The 5 Love Languages is a construct developed by marriage counselor and pastor Gary Chapman to explain how people give and receive love. According to Chapman, if you want to show love to someone you should show love in the same language that person shows love. Chapman says individuals show love in one of five ways: through words of affirmation, acts of service, spending quality time, giving gifts and physical touch.
Words of Affirmation
Saying "I love you," giving compliments and making positive statements about your loved one is one way of showing love. If words of affirmation are your husband's primary love language, you help fill his "emotional tank," says Chapman, when you praise him and let him know how much you appreciate him. When speaking this love language be specific in your compliments and words of praise. For instance, instead of saying, "You're a great driver," tell him, "I feel so safe when you're driving. You really know how to drive in the city."
Acts of Service
When your wife's primary love language is acts of service, you convey your affection for her by planning and performing thoughtful gestures that you know will please her. To use this language it is necessary to "speak her dialect," which requires knowing her well enough to know what she likes, says Chapman. For instance, if she appreciates a clean car you could surprise her by washing her car. And it's hard to go wrong when you make her favorite food or make certain her favorite shirt is clean for the weekend.
If your partner complains that you never spend time with him, his love language is quality time. More than just spending minutes, hours or days in proximity to each other, quality time means focusing on him and your relationship. One of the main dialects of quality time, says Chapman, is quality conversation. Practice active listening by giving him your undivided attention, not interrupting, making eye contact and asking questions for clarity. Take an interest in what interests him and he will feel your love.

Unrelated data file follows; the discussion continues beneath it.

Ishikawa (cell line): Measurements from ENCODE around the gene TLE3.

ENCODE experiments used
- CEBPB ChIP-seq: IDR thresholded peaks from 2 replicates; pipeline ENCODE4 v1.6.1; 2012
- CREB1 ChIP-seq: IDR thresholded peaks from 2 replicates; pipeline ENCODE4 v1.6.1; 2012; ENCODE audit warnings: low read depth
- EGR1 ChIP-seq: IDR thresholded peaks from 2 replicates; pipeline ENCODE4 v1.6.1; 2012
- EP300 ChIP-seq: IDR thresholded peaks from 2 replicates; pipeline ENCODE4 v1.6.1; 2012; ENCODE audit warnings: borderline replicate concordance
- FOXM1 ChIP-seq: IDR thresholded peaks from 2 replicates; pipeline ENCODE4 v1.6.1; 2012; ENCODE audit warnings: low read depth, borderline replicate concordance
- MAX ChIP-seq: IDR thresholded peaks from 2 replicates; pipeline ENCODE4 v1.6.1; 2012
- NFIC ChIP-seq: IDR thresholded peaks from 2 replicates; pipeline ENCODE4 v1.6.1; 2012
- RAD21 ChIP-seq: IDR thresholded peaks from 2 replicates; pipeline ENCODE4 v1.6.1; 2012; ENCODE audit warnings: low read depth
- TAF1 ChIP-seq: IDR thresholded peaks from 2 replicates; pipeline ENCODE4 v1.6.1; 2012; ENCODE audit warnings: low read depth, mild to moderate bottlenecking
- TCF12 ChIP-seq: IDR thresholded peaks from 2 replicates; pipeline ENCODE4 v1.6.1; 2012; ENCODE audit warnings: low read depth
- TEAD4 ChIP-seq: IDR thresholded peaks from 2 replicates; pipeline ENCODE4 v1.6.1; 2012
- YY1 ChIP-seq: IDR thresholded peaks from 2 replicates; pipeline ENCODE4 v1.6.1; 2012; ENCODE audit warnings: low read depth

Chapman studied various cultural practices in his anthropological work and he found one common factor related to marriage: gift giving. A visual symbol of affection, gift giving is fundamental to love. For the person whose love language is gift giving it is truly the thought that counts. Pay attention to the value your partner places on gifts and symbols to learn if his primary love language is gift giving.
Physical touch is a powerful communicator, Chapman explains. A relationship with an individual whose primary love language is physical touch is in trouble without tender touches. Not to be confused with sexual intimacy, physical touch includes kissing, embracing, holding hands, a pat on the knee or other gentle touch.
Learn Your Own Love Language
Understanding your own love language helps you understand the love languages of others. To begin, reflect on your own ways of expressing love. Once you have identified your own primary love language, you are better equipped to identify your partner's love language. Observe him and ask questions. Although Chapman's work is not based upon scientific research, anecdotal evidence indicates that when a person receives the same kind of expression of love that he gives, he recognizes the loving intention and his emotional tank is filled.
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- West Virginia University Cooperative Extension: Connecting with Others Using the Five Love Languages
- University of Missouri Extension: The Five Love Languages
- The 5 Love Languages: The Secret to Love that Lasts; Gary Chapman
- The 5 Love Languages: How to Express Heartfelt Commitment to Your Mate; Gary Chapman
- The 5 Love Languages: Speaking the Love Language of Quality Time
- The 5 Love Languages: Speaking Love Through Physical Touch
For Judy Kilpatrick, gardening is the best mental health therapy of all. Combining her interests in both of these fields, Kilpatrick is a professional flower grower and a practicing, licensed mental health therapist. A graduate of East Carolina University, Kilpatrick writes for national and regional publications.
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